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Deadlines and 'No auto-restart with logged on user...' interaction RRS feed

  • Question

  • The "Windows Update and Automatic Reboots" post on the Microsoft Update blog has been very helpful, but it's raised at least one question for me.

    If an update has a deadline, but the Group Policy has the "No auto-restart with logged on users for scheduled automatic updates installations" enabled, can the user postpone the reboot indefinitely?

    Thanks for any help.
    Thursday, October 16, 2008 3:46 PM

Answers

  • MirthMage said:

    The "Windows Update and Automatic Reboots" post on the Microsoft Update blog has been very helpful, but it's raised at least one question for me.

    If an update has a deadline, but the Group Policy has the "No auto-restart with logged on users for scheduled automatic updates installations" enabled, can the user postpone the reboot indefinitely?

    Thanks for any help.



    If an update has a deadline, all other policy settings are overruled by the deadline. So in the question of the "no auto-restart", that setting will be ignored, and the system will initiate a restart immediately upon completion of the installation of the deadline-enabled update. The user cannot postpone the reboot at all.
    Sr. Data Architect, APQC; MVP, MCITP, MCTS(x4), MCP
    • Marked as answer by MirthMage Monday, October 20, 2008 6:05 PM
    Thursday, October 16, 2008 9:06 PM

All replies

  • MirthMage said:

    The "Windows Update and Automatic Reboots" post on the Microsoft Update blog has been very helpful, but it's raised at least one question for me.

    If an update has a deadline, but the Group Policy has the "No auto-restart with logged on users for scheduled automatic updates installations" enabled, can the user postpone the reboot indefinitely?

    Thanks for any help.



    If an update has a deadline, all other policy settings are overruled by the deadline. So in the question of the "no auto-restart", that setting will be ignored, and the system will initiate a restart immediately upon completion of the installation of the deadline-enabled update. The user cannot postpone the reboot at all.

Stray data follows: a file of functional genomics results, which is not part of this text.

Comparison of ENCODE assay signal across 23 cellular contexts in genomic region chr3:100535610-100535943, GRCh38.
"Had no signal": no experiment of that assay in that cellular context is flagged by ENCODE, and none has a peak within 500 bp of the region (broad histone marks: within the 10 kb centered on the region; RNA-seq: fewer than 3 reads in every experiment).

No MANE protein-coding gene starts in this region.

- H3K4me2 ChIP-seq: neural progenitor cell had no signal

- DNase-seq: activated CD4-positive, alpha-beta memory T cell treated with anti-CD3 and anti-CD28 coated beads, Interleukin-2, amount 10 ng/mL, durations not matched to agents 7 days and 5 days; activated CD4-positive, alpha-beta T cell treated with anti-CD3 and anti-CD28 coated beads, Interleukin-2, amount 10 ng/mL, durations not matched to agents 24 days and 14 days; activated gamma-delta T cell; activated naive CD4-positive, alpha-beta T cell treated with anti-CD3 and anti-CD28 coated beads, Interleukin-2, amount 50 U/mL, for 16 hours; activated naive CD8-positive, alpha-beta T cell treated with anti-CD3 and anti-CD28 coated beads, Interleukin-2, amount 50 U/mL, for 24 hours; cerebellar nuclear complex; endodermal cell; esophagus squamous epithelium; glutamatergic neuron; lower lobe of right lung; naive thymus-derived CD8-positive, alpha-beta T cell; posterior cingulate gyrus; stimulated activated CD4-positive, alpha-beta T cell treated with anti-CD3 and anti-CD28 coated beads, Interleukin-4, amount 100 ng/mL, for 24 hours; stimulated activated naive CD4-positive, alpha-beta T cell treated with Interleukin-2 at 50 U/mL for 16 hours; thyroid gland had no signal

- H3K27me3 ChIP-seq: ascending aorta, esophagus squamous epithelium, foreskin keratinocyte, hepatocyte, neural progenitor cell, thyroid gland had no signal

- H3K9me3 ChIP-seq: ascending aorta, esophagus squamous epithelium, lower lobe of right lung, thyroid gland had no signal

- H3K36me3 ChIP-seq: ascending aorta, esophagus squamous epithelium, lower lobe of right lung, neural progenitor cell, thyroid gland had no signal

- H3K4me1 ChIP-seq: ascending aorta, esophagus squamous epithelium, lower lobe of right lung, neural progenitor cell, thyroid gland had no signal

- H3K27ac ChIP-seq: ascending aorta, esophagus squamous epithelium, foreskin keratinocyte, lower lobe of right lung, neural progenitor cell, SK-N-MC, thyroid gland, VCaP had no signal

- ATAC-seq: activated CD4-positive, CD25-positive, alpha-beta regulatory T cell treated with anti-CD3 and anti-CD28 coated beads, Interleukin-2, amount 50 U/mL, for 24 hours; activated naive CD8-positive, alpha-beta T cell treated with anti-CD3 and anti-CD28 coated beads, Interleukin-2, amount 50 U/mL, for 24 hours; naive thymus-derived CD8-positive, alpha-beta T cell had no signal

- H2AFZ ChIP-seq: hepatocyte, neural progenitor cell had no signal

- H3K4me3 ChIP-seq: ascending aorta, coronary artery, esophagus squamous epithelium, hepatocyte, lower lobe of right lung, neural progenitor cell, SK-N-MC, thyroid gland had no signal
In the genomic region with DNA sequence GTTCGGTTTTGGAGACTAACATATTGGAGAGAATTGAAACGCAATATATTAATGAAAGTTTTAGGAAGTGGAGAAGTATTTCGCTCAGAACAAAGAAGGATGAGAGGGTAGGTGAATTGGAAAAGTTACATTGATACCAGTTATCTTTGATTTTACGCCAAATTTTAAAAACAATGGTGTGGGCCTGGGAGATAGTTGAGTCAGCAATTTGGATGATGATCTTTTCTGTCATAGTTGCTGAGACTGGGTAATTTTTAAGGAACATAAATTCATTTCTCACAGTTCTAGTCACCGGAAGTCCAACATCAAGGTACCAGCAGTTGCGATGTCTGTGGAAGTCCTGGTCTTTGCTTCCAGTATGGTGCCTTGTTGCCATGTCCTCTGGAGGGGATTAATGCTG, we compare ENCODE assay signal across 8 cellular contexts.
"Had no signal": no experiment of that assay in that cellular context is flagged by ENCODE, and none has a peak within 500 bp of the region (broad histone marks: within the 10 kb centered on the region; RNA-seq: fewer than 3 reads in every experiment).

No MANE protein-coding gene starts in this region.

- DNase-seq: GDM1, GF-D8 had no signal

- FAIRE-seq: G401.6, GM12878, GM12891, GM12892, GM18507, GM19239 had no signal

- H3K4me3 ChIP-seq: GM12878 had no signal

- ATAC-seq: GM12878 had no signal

Sr. Data Architect, APQC; MVP, MCITP, MCTS(x4), MCP
    • Marked as answer by MirthMage Monday, October 20, 2008 6:05 PM
    Thursday, October 16, 2008 9:06 PM
  • MirthMage said:

    The "Windows Update and Automatic Reboots" post on the Microsoft Update blog has been very helpful, but it's raised at least one question for me.

    If an update has a deadline, but the Group Policy has the "No auto-restart with logged on users for scheduled automatic updates installations" enabled, can the user postpone the reboot indefinitely?

    Thanks for any help.



    If an update has a deadline, all other policy settings are overruled by the deadline. So in the question of the "no auto-restart", that setting will be ignored, and the system will initiate a restart immediately upon completion of the installation of the deadline-enabled update. The user cannot postpone the reboot at all.
    Sr. Data Architect, APQC; MVP, MCITP, MCTS(x4), MCP


    Does it save files? I find the "no auto reboot with user logged in" doesn't work at all. I was in the middle of a document and was called away to come back an hour later and find my computer restarted and everything lost.

    I am quite annoyed at Microsoft controlling my computer behaviour and losing all my work.

    Seriously there is NOTHING that urgent to force people to restart and lose their work.


    lforbes
    Thursday, September 8, 2011 3:43 PM
  • Does it save files?

    Save files ??? (Added in hindsight after understanding the whole issue).... As in do for you what you should have done for yourself prior to going to lunch?

    NO.

    It does not.

    But Microsoft Office DOES AutoSave files on a regular basis -- as do almost all office productivity and word processing application, and those are user configurable. What do you have the AutoSave options configured to do in your word processing software?

    I find the "no auto reboot with user logged in" doesn't work at all. I was in the middle of a document and was called away to come back an hour later and find my computer restarted and everything lost.

    Sounds like somebody set a DEADLINE on the update and was not aware of the impact of that DEADLINE on that reboot behavior.

    Are you the WSUS administrator ... or just an annoyed user. (If the latter, then you probably should be having this conversation with your WSUS administrator! If the former... well... what can I say.)

    I am quite annoyed at Microsoft controlling my computer behaviour and losing all my work.
    Learning how a product works and configuring it correctly goes a long way to removing that annoyance that does not deserve to be directed at Microsoft for this type of situation.
    Seriously there is NOTHING that urgent to force people to restart and lose their work.